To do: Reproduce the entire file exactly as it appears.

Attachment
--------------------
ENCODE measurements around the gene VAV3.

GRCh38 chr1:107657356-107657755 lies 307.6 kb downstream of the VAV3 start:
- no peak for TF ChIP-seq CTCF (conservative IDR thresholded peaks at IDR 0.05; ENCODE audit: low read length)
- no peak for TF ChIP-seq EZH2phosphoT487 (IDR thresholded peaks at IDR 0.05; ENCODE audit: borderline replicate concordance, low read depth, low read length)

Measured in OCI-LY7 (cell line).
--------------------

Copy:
ENCODE measurements around the gene VAV3.

GRCh38 chr1:107657356-107657755 lies 307.6 kb downstream of the VAV3 start:
- no peak for TF ChIP-seq CTCF (conservative IDR thresholded peaks at IDR 0.05; ENCODE audit: low read length)
- no peak for TF ChIP-seq EZH2phosphoT487 (IDR thresholded peaks at IDR 0.05; ENCODE audit: borderline replicate concordance, low read depth, low read length)

Measured in OCI-LY7 (cell line).